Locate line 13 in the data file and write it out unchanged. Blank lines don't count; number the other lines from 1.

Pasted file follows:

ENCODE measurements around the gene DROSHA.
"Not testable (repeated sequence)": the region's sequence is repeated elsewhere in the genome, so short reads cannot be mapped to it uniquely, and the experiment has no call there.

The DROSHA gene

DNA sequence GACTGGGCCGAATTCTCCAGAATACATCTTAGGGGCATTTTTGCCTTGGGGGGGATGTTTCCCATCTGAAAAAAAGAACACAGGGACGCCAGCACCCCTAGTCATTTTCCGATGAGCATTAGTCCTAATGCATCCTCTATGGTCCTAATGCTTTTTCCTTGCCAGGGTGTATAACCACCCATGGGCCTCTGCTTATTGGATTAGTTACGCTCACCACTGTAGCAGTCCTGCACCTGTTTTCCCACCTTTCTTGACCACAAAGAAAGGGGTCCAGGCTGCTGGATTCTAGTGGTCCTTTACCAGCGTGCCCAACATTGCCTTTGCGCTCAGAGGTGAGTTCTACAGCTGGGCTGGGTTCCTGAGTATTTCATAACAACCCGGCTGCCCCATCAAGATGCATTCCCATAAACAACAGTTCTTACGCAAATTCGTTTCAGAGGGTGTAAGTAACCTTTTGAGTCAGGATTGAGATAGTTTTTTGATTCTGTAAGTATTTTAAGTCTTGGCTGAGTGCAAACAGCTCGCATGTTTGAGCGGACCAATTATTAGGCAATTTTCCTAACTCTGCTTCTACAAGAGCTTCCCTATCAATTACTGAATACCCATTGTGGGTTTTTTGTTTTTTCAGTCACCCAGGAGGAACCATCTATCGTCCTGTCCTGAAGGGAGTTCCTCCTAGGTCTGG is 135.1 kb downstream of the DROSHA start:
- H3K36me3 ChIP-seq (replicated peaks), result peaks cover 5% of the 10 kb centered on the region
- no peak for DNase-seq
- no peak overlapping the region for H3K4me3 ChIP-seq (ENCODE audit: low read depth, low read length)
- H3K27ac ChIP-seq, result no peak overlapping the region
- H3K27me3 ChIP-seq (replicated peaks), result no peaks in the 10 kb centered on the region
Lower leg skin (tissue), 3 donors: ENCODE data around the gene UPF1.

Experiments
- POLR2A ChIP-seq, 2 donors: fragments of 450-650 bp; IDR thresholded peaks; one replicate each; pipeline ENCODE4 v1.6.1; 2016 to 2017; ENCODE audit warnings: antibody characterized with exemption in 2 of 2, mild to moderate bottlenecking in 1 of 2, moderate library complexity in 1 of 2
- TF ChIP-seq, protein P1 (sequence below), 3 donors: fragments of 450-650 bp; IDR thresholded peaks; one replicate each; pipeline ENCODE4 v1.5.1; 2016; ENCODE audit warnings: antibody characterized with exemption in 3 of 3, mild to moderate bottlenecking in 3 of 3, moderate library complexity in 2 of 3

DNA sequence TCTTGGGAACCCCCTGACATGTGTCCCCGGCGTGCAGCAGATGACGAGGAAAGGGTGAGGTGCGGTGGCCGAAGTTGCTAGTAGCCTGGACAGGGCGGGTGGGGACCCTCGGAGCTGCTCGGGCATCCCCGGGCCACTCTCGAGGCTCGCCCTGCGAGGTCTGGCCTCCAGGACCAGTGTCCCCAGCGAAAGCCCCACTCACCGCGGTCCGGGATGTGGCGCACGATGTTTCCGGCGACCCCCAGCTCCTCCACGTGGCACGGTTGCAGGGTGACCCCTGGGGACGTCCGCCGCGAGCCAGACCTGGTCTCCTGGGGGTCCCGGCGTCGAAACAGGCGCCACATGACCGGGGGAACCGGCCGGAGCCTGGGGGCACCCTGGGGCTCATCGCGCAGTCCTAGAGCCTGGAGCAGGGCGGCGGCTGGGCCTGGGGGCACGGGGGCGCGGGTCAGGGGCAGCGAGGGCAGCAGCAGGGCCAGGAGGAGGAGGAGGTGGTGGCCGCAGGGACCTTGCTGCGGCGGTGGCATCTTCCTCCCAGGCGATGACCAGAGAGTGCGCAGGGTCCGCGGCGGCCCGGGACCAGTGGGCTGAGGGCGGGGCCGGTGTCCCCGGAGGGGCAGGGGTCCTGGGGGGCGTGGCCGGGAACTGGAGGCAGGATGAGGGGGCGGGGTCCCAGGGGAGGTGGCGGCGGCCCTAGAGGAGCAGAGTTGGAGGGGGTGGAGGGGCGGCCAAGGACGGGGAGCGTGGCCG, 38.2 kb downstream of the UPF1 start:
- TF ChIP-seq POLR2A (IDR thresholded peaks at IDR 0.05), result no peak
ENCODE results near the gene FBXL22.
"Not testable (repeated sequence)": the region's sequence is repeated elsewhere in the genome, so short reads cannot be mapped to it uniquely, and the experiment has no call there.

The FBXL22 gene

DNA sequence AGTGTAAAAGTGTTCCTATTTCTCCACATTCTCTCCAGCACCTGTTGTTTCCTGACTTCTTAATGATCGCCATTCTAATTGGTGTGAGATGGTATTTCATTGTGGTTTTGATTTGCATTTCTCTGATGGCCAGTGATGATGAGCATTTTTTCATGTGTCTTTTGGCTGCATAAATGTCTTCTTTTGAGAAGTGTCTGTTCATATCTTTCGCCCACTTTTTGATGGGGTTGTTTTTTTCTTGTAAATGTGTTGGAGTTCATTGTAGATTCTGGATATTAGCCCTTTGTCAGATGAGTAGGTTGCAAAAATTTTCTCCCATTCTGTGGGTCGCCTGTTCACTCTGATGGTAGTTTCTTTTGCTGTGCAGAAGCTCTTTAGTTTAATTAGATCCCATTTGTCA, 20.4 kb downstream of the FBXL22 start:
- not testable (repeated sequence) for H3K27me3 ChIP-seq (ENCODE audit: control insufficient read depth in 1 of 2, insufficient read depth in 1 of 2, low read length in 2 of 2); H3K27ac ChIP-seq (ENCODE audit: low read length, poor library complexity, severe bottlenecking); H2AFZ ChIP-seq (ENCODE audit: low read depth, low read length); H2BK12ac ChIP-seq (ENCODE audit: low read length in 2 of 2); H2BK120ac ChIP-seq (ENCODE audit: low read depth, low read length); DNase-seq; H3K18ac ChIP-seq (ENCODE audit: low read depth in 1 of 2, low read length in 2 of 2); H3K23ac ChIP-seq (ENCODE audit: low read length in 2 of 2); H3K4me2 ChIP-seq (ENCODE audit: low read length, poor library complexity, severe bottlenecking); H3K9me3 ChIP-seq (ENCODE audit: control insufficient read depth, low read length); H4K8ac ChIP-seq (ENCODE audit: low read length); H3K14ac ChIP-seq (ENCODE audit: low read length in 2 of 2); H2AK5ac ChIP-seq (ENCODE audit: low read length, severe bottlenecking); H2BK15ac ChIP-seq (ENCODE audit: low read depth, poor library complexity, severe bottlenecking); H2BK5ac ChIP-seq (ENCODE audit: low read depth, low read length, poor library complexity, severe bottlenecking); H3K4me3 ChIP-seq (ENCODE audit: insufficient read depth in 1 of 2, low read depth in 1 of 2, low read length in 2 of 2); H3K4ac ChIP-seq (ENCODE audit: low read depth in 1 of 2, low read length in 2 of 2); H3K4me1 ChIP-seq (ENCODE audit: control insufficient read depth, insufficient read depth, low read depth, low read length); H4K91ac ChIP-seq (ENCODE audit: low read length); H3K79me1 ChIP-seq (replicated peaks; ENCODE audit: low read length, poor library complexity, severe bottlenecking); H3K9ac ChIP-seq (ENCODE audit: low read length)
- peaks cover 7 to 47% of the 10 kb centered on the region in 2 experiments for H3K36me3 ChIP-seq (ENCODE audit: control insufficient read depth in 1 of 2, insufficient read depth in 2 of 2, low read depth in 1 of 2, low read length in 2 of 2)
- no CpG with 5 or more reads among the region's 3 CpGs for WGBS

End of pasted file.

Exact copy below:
- TF ChIP-seq, protein P1 (sequence below), 3 donors: fragments of 450-650 bp; IDR thresholded peaks; one replicate each; pipeline ENCODE4 v1.5.1; 2016; ENCODE audit warnings: antibody characterized with exemption in 3 of 3, mild to moderate bottlenecking in 3 of 3, moderate library complexity in 2 of 3